The Founder of an All-Women Cannabis Magazine on the Future of Print Media
Broccoli’s Anja Charbonneau gives us a peek inside her Portland office.
It’s no secret that working in the media space is one tough gig. But despite the constantly shifting landscape of print magazines, there are still a few indie gems to be found, like Broccoli out of Portland, Oregon. Lauded as a publication for cannabis fans and created by “women who love weed,” it releases three issues per year and covers an eclectic array of subjects, from fashion and art to interviews with major players in the marijuana industry, like Bob Marley’s granddaughter. Anja Charbonneau is the brains behind it all, working remotely from her Pacific Northwest office. That’s where we caught up with her to talk all things cannabis, publishing, and the latest slang—broccoli is a colloquialism for marijuana, in case you weren’t aware.
So how exactly does one start their own magazine? Not on a whim, that’s for sure. After freelancing as a photographer for various brands and then joining the creative team at Kinfolk magazine, Charbonneau quickly developed her signature eye for design, which explains why Broccoli’s visuals have mesmerized readers since it launched in 2017. The initial idea for the magazine took root once she realized there was no singular media outlet that celebrated the more creative aspects of cannabis or the diverse group of people who use it.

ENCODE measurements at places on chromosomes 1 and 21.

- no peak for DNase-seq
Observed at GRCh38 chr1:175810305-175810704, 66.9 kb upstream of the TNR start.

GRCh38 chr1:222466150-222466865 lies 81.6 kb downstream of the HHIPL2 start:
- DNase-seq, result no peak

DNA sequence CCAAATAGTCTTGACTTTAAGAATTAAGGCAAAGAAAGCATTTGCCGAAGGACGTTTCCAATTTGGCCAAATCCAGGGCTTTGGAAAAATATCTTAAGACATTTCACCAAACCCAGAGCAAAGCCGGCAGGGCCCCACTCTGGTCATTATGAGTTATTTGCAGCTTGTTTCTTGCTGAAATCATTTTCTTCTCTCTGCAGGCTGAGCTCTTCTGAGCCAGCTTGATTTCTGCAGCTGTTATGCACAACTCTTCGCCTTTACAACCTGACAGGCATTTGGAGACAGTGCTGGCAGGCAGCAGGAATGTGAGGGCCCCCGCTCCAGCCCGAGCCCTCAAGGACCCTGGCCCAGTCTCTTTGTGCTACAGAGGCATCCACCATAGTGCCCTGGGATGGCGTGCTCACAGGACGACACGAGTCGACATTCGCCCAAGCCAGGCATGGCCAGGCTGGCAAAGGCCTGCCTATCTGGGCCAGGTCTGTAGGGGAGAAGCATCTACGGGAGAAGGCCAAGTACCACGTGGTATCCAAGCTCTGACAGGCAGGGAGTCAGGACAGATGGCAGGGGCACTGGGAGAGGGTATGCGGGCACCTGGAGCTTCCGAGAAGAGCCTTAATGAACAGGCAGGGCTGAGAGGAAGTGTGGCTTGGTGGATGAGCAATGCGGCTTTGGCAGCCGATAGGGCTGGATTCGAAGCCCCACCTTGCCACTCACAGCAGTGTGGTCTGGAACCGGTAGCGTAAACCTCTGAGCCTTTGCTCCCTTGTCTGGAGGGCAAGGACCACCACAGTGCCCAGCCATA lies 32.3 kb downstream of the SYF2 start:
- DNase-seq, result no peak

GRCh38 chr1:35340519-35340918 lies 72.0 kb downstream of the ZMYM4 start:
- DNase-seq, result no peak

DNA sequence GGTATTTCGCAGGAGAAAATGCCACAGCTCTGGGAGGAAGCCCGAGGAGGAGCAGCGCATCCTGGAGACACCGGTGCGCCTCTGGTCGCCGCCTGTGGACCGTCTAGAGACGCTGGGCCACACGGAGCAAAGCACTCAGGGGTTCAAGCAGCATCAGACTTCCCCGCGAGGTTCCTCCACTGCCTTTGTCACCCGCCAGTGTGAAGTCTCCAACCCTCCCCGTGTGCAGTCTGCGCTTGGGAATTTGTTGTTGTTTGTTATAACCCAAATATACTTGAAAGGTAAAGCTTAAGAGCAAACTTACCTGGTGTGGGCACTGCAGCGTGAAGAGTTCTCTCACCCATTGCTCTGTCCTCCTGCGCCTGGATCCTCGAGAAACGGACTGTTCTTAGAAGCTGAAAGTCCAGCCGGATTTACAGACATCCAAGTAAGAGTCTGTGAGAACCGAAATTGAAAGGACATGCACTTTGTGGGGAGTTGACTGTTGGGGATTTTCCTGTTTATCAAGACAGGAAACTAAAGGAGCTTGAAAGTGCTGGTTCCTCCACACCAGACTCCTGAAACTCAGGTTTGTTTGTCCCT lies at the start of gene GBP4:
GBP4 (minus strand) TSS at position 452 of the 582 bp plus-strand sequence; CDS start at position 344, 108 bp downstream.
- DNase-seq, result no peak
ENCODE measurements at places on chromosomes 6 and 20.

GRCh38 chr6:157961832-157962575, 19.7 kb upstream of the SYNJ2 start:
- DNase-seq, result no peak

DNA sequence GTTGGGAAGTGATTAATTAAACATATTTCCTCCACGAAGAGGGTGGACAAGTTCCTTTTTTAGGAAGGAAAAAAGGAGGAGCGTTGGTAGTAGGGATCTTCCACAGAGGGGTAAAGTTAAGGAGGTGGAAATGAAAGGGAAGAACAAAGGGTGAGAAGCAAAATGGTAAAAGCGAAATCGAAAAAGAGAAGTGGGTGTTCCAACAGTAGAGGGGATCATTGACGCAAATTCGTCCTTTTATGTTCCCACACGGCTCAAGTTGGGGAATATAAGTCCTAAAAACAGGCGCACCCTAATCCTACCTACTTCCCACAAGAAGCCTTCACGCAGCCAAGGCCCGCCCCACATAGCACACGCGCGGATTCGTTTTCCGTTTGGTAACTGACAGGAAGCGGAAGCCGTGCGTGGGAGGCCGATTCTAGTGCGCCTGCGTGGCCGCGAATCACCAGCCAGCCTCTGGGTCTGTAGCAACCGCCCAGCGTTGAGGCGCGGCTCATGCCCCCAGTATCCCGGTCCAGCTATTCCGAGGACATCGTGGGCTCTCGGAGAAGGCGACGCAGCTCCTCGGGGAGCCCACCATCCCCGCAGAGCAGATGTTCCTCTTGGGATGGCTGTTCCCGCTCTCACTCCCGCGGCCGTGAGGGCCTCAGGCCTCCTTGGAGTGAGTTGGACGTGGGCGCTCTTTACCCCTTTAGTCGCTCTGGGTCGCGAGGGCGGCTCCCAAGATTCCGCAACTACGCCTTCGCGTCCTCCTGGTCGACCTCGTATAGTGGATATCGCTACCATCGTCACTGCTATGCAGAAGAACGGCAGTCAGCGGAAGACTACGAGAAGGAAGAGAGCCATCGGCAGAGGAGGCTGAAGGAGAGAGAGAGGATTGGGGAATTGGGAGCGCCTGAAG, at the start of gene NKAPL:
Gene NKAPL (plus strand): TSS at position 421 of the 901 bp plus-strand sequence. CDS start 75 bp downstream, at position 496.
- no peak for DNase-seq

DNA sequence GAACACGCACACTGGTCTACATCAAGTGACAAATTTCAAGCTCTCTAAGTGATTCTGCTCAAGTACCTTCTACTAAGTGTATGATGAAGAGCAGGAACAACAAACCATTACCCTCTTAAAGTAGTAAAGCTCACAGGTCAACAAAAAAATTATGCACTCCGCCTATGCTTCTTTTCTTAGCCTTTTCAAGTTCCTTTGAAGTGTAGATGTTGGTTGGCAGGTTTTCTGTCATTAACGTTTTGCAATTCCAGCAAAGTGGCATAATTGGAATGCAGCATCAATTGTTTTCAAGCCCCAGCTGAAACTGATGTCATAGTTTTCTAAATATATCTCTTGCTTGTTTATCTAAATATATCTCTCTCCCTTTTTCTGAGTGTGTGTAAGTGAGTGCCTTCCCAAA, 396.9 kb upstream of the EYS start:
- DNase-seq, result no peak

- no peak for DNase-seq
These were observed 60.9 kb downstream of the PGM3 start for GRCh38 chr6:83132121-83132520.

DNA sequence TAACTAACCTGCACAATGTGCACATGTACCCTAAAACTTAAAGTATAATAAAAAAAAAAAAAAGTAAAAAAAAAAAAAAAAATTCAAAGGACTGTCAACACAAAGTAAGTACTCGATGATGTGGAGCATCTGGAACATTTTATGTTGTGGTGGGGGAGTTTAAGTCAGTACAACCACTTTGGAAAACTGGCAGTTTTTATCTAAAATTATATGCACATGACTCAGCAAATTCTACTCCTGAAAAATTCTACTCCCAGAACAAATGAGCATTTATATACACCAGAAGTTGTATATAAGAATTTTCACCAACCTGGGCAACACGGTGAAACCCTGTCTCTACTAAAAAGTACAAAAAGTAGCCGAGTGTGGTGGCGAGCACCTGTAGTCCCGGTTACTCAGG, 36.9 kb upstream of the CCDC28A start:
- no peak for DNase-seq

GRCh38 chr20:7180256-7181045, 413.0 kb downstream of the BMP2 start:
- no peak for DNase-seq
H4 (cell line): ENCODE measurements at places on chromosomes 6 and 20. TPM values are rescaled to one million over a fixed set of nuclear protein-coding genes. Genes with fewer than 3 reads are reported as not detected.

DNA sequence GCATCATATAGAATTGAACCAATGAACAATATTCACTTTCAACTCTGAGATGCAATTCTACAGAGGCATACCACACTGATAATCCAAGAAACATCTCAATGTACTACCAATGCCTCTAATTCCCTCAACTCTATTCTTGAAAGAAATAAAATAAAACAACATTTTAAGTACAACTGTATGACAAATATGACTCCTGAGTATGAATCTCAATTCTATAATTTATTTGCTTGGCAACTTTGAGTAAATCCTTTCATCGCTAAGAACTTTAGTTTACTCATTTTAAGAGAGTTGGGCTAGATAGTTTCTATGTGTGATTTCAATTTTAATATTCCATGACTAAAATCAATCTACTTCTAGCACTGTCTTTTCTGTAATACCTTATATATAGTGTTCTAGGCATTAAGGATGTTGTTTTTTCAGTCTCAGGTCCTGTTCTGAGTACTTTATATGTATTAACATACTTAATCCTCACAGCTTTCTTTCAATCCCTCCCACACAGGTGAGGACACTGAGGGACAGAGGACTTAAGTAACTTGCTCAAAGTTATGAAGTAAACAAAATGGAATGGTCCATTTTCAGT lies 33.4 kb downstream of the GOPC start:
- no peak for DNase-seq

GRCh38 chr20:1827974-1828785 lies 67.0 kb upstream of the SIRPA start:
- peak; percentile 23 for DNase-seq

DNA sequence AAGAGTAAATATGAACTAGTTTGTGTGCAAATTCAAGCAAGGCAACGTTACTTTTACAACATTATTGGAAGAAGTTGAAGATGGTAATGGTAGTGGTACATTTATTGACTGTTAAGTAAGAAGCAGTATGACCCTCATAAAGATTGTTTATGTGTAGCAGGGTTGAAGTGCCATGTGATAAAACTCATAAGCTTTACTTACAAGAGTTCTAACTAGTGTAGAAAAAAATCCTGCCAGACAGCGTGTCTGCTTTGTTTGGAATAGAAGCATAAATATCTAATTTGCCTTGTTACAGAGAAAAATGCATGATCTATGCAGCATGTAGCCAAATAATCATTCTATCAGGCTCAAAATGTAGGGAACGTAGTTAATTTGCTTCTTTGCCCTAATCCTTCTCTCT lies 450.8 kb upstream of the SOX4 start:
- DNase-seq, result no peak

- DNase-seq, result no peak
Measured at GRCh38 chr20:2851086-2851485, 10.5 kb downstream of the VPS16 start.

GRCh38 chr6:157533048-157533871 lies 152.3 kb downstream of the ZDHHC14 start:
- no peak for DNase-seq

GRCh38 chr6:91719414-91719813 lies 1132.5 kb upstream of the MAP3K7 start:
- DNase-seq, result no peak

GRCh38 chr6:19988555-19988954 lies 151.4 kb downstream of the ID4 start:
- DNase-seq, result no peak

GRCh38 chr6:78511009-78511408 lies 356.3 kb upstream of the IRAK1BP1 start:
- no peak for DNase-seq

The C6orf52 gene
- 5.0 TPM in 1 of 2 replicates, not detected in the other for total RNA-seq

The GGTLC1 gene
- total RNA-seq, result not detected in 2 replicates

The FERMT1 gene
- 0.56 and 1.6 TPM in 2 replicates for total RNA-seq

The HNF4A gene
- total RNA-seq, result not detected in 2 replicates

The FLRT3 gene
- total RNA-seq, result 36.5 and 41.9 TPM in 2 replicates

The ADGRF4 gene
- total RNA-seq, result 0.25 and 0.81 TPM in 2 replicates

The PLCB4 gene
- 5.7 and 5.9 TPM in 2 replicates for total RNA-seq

Of course now, almost three years later, the community surrounding the weed industry is booming, especially (and happily so) for women. And if Charbonneau has her way, that community will soon cross more international lines (she has a Broccoli hub in Berlin, as well), connecting us through not just our interest in cannabis, but our various creative pursuits, as well. Sound like a good idea? That’s because it is. Check out what else the founder has to say about her career, CBD, and the future of publishing below. Plus, snag a ticket to her upcoming In Bloom cannabis festival, which kicks off Friday, May 31.